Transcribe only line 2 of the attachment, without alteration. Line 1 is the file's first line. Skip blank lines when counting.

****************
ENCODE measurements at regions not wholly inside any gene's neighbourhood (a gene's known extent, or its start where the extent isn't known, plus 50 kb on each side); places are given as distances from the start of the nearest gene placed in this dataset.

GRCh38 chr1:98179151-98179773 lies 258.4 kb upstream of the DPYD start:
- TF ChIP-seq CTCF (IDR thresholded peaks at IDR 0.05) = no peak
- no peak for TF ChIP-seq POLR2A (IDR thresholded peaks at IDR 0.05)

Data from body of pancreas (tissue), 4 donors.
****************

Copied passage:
GRCh38 chr1:98179151-98179773 lies 258.4 kb upstream of the DPYD start: